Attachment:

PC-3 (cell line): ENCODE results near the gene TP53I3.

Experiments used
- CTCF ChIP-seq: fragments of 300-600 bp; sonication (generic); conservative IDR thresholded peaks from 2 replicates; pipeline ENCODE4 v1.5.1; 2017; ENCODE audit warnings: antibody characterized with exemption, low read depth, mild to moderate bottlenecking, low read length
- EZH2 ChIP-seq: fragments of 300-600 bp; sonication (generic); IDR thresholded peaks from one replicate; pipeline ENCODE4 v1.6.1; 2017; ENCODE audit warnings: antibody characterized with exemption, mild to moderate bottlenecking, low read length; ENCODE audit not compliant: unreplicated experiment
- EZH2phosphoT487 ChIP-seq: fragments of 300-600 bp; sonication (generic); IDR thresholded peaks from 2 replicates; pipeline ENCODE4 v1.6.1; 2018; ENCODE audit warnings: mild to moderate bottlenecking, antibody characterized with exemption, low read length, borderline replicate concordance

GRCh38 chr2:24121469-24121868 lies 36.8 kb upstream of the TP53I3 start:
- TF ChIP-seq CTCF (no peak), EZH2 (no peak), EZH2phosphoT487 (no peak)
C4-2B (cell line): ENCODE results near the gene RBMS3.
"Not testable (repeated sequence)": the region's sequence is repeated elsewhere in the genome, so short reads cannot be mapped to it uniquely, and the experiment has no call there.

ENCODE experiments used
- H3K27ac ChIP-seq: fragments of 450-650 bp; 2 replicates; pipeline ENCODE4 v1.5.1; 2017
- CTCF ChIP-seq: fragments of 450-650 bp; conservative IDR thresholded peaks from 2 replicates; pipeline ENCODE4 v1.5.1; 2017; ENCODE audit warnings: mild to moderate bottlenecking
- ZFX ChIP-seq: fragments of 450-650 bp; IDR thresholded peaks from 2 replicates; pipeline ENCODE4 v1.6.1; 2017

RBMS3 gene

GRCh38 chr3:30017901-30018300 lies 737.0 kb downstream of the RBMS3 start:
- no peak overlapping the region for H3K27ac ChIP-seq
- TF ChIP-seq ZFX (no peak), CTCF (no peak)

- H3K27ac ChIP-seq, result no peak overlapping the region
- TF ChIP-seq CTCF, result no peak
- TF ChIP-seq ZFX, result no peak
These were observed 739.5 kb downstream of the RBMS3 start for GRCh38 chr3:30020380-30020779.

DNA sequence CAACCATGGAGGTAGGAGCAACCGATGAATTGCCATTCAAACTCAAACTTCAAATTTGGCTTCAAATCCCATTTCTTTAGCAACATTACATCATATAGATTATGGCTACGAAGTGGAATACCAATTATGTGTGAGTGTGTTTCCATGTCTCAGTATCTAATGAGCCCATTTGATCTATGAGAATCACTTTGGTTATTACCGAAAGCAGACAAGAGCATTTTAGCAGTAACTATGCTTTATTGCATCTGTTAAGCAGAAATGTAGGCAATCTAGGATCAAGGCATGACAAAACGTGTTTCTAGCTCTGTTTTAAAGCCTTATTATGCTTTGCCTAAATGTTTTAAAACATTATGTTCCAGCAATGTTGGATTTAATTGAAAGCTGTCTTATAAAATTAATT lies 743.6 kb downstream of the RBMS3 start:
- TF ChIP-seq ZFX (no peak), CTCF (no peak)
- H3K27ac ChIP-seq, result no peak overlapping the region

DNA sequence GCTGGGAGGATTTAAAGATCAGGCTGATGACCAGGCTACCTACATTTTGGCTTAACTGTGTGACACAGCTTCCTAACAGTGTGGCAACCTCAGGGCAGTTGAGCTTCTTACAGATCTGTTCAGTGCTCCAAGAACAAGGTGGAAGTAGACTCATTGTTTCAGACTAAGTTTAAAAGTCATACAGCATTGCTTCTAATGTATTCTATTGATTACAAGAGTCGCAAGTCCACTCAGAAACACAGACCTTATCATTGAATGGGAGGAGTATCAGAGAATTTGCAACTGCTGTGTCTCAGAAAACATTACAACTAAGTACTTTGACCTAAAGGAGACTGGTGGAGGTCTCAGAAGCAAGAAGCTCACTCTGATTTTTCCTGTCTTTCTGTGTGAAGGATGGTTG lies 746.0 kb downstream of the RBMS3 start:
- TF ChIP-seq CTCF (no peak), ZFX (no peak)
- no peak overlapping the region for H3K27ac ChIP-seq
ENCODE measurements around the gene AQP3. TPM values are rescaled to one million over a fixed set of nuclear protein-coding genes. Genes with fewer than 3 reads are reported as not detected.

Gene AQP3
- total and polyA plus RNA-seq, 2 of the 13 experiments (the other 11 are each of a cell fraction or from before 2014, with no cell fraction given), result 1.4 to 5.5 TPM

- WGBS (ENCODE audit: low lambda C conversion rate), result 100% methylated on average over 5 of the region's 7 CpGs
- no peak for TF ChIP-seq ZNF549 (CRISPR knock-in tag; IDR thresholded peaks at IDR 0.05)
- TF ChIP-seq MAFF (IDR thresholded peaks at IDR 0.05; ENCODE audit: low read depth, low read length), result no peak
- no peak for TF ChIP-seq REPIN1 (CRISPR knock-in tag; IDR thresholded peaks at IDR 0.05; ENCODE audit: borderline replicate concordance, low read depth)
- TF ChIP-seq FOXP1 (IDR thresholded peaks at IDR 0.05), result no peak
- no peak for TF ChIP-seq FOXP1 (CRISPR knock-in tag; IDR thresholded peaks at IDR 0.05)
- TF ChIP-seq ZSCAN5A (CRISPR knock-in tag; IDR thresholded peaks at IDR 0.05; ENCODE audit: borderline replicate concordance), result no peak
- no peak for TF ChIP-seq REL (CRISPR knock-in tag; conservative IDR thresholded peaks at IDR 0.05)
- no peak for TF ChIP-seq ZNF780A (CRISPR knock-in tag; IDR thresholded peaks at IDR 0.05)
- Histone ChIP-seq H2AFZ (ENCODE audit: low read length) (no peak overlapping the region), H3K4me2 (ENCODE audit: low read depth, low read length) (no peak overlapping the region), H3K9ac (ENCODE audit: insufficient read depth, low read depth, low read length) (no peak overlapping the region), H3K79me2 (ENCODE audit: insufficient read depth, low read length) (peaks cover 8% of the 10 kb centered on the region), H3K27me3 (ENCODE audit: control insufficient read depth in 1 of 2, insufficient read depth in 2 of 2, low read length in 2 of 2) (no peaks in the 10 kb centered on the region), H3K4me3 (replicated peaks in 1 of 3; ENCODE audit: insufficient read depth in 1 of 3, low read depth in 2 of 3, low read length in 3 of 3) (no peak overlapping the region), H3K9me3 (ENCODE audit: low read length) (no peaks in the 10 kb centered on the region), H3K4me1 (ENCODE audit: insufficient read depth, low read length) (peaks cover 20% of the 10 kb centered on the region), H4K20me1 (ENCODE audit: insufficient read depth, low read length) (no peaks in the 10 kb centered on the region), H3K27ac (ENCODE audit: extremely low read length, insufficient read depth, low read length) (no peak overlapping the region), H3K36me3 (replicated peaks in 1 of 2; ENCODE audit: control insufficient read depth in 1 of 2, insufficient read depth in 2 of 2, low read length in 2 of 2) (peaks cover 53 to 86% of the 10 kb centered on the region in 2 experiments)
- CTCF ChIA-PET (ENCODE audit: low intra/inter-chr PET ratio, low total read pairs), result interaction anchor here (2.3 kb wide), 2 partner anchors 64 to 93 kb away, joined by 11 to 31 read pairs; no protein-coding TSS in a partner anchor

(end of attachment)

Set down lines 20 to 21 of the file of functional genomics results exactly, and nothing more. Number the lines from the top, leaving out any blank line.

- TF ChIP-seq ZFX, result no peak
These were observed 739.5 kb downstream of the RBMS3 start for GRCh38 chr3:30020380-30020779.